Google Cloud server-side data encryption now automatic

Aug 16, 2013
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Google Cloud server-side data encryption now automatic

With the expanding role of Google Cloud Storage in services and apps outside its own, the service has been updated for greater security in both the public and private enterprise arenas. This week Google Cloud Storage has been updated with 128-bit Advanced Encryption Standard, creating a unique key for each individual object's data and metadata. With this security update to Google Cloud, you'll have automatic encryption for all data before its written to disk.

This update is coming to the public this week at no charge to any user, be they a standard level Googler or one that pays massive amounts of cash for additional storage and support. This update is coming to users with no setup or configuration as it's modified on Google's side of the software and hardware equation.

NOTE: Google Cloud Storage is not the same service as Google Drive - one is made for projects, the other for files of all types.

Every bit of data within Cloud Storage with Google is both automatically and, as they say, "transparently" decrypted when an authorized user wishes to see it. This simply means that if you're logged in to your Google account, your files will be readable by you as they always have - it's only people trying to break in to your storage bin that'll be having a more difficult time seeing what they want.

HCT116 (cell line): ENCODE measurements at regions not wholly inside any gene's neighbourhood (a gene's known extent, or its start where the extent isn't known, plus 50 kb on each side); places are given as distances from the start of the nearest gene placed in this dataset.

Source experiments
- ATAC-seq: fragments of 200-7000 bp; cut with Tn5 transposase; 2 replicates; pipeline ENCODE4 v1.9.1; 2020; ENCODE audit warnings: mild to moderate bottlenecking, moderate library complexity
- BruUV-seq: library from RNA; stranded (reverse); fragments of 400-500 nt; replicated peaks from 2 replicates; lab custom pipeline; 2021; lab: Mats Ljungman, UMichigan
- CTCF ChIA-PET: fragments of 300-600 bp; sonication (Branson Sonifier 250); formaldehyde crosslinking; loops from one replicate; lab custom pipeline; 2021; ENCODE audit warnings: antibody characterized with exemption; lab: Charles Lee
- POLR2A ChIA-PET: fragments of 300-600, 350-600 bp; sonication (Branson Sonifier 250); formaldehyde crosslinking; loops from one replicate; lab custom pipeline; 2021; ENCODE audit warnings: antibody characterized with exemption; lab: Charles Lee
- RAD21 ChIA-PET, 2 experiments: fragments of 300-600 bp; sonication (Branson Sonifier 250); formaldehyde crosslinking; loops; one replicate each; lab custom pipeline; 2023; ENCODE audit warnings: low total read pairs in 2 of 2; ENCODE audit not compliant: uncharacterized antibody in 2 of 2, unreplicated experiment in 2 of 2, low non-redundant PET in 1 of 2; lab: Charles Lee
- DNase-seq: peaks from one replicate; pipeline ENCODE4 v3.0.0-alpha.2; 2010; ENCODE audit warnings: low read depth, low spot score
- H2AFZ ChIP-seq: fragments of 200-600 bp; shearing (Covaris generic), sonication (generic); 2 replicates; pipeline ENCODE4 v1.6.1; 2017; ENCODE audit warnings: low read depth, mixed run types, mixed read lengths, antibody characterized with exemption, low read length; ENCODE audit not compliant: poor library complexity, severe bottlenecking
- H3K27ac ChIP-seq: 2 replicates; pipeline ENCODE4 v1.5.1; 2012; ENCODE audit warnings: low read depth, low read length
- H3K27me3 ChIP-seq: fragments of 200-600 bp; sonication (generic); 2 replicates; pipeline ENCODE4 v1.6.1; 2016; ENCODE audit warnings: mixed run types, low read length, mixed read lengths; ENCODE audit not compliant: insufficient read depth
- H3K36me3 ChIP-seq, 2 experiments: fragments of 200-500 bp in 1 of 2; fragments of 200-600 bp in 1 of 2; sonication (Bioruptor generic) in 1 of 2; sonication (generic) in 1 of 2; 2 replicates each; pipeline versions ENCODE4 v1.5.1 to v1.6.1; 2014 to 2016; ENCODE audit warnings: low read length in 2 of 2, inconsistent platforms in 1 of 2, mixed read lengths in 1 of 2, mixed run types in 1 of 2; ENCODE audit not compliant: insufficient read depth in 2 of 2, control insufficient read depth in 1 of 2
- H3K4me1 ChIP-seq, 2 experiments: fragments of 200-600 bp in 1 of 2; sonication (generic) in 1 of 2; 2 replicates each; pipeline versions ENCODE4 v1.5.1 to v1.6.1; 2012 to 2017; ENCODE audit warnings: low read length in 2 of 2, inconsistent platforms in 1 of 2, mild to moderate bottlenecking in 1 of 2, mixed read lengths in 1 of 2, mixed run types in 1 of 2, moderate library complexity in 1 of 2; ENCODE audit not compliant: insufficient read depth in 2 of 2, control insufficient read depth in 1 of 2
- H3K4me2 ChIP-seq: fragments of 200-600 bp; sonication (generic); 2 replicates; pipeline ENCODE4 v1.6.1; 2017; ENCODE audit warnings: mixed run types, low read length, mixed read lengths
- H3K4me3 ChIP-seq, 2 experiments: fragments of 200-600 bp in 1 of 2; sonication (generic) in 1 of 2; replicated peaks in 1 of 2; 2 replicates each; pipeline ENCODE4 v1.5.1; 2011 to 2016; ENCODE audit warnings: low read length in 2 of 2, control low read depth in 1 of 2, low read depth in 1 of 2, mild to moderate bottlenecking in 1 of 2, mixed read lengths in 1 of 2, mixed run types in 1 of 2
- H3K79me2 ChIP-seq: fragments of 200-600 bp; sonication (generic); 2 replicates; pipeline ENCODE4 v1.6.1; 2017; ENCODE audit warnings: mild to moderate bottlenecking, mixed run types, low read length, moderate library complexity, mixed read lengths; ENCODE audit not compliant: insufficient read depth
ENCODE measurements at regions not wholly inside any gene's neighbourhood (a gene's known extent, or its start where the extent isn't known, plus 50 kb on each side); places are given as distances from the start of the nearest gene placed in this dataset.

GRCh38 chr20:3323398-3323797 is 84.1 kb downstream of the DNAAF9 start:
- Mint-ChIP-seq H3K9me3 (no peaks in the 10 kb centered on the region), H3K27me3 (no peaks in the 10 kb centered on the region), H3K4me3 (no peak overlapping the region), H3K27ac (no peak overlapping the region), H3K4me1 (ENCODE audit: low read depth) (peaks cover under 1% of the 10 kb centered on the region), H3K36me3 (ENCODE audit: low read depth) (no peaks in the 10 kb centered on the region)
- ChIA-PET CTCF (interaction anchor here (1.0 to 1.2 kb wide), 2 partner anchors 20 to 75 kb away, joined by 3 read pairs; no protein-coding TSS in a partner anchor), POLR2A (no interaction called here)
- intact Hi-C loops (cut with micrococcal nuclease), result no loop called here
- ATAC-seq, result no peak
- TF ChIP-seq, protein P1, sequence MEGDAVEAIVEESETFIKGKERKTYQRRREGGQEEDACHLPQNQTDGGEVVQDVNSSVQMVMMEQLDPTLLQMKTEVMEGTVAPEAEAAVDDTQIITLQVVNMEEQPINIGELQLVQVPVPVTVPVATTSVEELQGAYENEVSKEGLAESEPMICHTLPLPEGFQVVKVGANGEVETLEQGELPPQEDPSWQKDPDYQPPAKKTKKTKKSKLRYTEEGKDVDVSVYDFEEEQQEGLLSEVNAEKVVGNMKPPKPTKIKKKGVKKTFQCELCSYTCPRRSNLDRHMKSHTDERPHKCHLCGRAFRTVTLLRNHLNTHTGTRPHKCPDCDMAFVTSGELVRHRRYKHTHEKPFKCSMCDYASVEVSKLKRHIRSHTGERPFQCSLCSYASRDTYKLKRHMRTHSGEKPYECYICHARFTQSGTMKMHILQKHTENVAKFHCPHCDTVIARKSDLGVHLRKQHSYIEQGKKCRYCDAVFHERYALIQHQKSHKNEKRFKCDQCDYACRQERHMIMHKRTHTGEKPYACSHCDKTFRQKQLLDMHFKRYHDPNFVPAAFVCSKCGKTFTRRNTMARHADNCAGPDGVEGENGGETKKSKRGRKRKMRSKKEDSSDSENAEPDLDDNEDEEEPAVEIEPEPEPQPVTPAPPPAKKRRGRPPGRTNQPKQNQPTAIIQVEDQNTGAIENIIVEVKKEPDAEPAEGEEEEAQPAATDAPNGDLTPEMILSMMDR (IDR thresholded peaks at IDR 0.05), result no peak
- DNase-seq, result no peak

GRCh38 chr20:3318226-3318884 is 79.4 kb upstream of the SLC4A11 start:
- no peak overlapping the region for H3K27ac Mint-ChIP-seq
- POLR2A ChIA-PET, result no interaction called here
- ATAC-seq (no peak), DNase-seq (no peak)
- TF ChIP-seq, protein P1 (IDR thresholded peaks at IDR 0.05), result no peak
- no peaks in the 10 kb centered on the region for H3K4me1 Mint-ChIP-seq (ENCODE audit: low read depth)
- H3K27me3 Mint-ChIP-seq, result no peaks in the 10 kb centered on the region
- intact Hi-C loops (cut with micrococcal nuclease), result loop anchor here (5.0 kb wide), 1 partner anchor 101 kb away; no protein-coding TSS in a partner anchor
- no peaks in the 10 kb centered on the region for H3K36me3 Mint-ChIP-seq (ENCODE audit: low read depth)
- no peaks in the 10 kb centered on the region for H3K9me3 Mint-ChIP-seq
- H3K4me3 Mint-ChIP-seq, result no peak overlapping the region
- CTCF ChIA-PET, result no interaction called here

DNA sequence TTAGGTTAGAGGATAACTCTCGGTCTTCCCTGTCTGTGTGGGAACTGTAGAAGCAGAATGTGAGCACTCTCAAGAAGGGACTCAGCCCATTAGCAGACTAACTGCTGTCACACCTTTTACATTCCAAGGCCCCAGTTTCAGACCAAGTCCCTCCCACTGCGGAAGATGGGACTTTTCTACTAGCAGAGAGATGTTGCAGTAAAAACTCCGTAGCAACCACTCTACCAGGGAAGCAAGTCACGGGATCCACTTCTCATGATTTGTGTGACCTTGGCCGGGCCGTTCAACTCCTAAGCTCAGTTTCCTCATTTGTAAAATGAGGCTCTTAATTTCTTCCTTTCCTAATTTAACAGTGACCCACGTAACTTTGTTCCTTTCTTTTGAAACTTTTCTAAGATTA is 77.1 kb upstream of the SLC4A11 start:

The encryption involved in securing data for Google Cloud Storage is done so with per-object keys which are, in turn, encrypted with unique keys associated with the unique object owner. Google also leaves the option open for the user to encrypt their own data if they wish - they'll just have to encrypt it prior to uploading to Cloud Storage, of course.


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